- What is the meaning of "the importance of a person's journey is to integrate his/her past with his/her present?"
- What contributions did Cambodia and the Cambodian people give to the world?
- What can folktales tell us about the culture and history of a country?
These three lessons are part of an interdisciplinary unit entitled "Cambodia: Past and Present" that focuses on the history of Cambodia beginning in the Funan Period extending to modern time. Through Cambodian literature, written reflections, slide shows and film, this integrated unit is targeted for grade eight students who will learn about Cambodia in their English, social studies, and writing classes. The essential understanding for this unit of study is that the importance of people's life journeys is to integrate their pasts with their present.
The complete unit for "Cambodia: Past and Present" also includes additional lessons for: First They Killed My Father by Loung Ung, lessons for the book Children of the River by Linda Crew, and the film The Flute Player.
The three lessons:
- Lesson one: Students analyze Ha Jin's poem "The Past" in order to understand that the past is a prelude to the future. The purpose of this lesson is to set the foundation around how people deal with their past and how the past impacts their lives.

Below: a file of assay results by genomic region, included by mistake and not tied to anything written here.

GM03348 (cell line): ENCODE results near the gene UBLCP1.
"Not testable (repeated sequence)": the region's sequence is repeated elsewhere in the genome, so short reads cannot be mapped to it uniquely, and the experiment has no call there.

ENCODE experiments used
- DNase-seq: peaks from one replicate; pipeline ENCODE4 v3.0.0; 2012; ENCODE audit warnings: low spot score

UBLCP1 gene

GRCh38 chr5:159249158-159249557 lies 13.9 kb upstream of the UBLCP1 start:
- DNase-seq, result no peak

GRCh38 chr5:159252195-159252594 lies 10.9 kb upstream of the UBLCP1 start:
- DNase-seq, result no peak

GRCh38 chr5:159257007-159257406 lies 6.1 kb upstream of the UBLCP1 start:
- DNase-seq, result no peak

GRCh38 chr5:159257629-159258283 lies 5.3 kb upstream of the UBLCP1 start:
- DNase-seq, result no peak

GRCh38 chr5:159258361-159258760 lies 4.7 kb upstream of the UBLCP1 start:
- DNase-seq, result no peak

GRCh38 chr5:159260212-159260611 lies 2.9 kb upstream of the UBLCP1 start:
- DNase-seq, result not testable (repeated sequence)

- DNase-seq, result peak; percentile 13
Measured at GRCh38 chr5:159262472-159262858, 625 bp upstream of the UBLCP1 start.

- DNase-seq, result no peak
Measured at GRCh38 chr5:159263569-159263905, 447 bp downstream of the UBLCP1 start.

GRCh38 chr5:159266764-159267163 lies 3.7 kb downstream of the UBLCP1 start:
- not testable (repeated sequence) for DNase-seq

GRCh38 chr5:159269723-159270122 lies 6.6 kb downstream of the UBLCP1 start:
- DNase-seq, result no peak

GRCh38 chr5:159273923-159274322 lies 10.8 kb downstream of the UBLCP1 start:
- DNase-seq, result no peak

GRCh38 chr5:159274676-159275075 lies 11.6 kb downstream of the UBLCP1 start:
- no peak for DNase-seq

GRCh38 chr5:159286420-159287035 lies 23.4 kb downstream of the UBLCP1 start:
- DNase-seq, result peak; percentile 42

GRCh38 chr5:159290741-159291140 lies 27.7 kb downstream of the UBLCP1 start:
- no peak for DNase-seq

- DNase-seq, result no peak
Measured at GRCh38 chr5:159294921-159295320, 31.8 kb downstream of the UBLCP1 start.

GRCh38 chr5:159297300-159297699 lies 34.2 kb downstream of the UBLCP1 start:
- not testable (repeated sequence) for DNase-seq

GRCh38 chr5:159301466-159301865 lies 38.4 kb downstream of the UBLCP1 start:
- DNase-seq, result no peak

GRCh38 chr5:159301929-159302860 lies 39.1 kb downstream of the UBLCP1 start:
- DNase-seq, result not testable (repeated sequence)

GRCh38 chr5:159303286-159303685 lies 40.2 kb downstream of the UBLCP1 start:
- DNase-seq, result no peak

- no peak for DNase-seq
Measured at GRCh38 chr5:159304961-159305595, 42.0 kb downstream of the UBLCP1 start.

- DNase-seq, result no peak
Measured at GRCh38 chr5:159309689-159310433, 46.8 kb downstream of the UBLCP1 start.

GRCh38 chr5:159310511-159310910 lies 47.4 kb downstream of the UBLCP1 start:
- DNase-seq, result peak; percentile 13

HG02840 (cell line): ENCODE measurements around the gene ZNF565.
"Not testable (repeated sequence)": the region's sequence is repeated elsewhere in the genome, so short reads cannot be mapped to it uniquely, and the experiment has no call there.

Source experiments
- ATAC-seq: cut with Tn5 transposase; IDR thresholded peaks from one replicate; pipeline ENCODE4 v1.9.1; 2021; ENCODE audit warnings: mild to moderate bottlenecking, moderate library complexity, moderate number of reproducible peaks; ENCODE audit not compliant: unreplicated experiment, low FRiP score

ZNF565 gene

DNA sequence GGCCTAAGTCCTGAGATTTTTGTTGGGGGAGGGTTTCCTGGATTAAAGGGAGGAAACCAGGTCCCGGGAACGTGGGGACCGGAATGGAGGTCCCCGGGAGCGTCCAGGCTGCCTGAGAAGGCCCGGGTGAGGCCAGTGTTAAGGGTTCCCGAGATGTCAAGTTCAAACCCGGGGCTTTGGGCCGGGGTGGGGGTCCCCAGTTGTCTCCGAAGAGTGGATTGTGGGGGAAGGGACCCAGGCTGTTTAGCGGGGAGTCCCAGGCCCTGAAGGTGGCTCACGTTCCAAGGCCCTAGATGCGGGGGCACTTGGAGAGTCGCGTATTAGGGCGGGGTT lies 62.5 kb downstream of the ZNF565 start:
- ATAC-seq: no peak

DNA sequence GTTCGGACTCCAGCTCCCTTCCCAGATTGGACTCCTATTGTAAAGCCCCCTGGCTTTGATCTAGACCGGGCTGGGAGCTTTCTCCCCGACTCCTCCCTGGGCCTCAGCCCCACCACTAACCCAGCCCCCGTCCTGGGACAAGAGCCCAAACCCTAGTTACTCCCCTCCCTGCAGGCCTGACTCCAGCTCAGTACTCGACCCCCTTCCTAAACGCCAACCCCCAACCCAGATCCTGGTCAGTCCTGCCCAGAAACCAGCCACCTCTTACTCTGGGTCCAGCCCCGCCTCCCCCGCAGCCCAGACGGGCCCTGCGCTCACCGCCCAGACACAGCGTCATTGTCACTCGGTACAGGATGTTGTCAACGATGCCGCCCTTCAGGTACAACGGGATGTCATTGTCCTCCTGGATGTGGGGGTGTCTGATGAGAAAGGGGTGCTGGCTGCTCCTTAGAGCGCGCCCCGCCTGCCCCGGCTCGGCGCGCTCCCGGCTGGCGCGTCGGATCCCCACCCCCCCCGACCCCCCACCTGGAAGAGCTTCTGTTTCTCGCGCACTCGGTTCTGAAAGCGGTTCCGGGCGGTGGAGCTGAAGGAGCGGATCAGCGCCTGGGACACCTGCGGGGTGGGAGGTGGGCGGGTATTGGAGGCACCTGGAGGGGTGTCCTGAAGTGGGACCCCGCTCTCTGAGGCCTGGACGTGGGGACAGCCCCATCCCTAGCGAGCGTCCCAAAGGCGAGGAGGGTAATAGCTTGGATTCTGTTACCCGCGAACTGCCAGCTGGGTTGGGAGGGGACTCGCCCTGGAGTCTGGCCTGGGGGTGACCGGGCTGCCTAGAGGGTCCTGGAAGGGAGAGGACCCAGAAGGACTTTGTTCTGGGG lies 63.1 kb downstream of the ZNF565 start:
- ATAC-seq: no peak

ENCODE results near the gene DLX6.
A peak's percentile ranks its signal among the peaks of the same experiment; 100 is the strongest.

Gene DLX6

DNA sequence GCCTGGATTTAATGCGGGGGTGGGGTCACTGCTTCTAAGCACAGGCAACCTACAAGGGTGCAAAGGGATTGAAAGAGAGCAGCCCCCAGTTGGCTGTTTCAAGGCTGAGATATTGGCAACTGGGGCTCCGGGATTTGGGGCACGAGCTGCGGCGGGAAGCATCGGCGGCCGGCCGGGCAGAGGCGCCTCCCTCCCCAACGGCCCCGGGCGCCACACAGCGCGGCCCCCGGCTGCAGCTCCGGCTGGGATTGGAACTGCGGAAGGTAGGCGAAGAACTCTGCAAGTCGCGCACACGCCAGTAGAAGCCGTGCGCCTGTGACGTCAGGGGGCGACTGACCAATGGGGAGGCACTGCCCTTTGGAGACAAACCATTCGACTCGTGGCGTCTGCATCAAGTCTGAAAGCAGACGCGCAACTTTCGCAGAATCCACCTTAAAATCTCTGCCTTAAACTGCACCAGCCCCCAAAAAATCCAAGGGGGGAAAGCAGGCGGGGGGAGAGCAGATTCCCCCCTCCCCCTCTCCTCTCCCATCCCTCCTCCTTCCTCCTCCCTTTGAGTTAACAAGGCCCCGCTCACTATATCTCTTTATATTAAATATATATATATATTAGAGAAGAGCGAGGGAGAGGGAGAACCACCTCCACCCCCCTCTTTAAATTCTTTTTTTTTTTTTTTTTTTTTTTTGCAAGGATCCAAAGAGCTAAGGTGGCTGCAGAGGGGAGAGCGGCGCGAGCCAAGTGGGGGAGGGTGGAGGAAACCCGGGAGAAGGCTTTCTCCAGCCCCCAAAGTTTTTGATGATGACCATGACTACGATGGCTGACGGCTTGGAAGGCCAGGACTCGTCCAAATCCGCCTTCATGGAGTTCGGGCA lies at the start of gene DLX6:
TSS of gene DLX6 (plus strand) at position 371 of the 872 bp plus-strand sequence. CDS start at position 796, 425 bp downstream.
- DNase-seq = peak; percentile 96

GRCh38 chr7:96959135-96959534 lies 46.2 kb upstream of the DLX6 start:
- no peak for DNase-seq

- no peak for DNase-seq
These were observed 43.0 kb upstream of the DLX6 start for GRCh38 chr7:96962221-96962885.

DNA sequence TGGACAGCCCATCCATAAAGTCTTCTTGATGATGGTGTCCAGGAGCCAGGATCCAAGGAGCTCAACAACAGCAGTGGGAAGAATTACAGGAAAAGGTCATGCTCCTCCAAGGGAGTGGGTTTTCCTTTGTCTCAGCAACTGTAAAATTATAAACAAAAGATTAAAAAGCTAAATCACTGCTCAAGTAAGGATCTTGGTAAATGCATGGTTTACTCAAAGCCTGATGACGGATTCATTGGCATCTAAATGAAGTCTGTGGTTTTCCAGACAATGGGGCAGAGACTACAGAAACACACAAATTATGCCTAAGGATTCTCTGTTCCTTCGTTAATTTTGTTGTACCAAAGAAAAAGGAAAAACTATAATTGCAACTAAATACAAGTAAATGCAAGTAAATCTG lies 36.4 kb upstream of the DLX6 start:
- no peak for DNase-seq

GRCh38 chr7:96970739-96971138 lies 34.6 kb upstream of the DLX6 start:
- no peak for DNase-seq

- Lesson two: Students read Cambodian literature and learn about the great Angkor period where remnants of this past are still evident today in Cambodia. During day two of that lesson, students are actively engaged in a slide show that portrays the history of ancient Cambodia up to the present day. They compare fact and fiction.
- Lesson 3: The slide show also lays the foundation for the book First They Killed My Father by Loung Ung. Students read and respond in writing to chapter one that describes Cambodia before the war and make connections with Ha Jin's Poem "The Past."